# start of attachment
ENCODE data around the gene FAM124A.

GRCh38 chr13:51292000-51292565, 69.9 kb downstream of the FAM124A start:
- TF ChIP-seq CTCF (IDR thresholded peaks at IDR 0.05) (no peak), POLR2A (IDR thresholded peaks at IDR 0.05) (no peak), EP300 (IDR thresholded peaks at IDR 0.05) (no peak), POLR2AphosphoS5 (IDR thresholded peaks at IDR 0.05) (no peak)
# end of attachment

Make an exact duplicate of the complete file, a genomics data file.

ENCODE data around the gene FAM124A.

GRCh38 chr13:51292000-51292565, 69.9 kb downstream of the FAM124A start:
- TF ChIP-seq CTCF (IDR thresholded peaks at IDR 0.05) (no peak), POLR2A (IDR thresholded peaks at IDR 0.05) (no peak), EP300 (IDR thresholded peaks at IDR 0.05) (no peak), POLR2AphosphoS5 (IDR thresholded peaks at IDR 0.05) (no peak)